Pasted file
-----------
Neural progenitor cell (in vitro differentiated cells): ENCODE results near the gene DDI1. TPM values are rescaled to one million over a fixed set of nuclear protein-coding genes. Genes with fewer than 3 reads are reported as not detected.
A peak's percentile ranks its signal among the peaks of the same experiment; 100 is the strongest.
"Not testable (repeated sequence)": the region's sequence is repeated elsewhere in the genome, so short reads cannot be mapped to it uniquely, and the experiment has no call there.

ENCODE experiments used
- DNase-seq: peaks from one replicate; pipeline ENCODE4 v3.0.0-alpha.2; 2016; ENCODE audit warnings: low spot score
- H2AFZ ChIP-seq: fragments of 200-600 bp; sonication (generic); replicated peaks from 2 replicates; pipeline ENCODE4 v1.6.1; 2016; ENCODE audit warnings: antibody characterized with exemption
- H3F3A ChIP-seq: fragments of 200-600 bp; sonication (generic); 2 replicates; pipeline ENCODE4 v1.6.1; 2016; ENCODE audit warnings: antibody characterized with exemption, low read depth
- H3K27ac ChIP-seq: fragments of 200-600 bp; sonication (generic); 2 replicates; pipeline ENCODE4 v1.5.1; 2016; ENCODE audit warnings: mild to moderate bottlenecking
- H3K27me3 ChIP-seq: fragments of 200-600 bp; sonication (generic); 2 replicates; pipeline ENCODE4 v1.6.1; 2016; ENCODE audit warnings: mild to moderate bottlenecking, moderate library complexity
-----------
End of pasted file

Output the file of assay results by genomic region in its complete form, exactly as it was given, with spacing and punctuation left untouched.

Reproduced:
Neural progenitor cell (in vitro differentiated cells): ENCODE results near the gene DDI1. TPM values are rescaled to one million over a fixed set of nuclear protein-coding genes. Genes with fewer than 3 reads are reported as not detected.
A peak's percentile ranks its signal among the peaks of the same experiment; 100 is the strongest.
"Not testable (repeated sequence)": the region's sequence is repeated elsewhere in the genome, so short reads cannot be mapped to it uniquely, and the experiment has no call there.

ENCODE experiments used
- DNase-seq: peaks from one replicate; pipeline ENCODE4 v3.0.0-alpha.2; 2016; ENCODE audit warnings: low spot score
- H2AFZ ChIP-seq: fragments of 200-600 bp; sonication (generic); replicated peaks from 2 replicates; pipeline ENCODE4 v1.6.1; 2016; ENCODE audit warnings: antibody characterized with exemption
- H3F3A ChIP-seq: fragments of 200-600 bp; sonication (generic); 2 replicates; pipeline ENCODE4 v1.6.1; 2016; ENCODE audit warnings: antibody characterized with exemption, low read depth
- H3K27ac ChIP-seq: fragments of 200-600 bp; sonication (generic); 2 replicates; pipeline ENCODE4 v1.5.1; 2016; ENCODE audit warnings: mild to moderate bottlenecking
- H3K27me3 ChIP-seq: fragments of 200-600 bp; sonication (generic); 2 replicates; pipeline ENCODE4 v1.6.1; 2016; ENCODE audit warnings: mild to moderate bottlenecking, moderate library complexity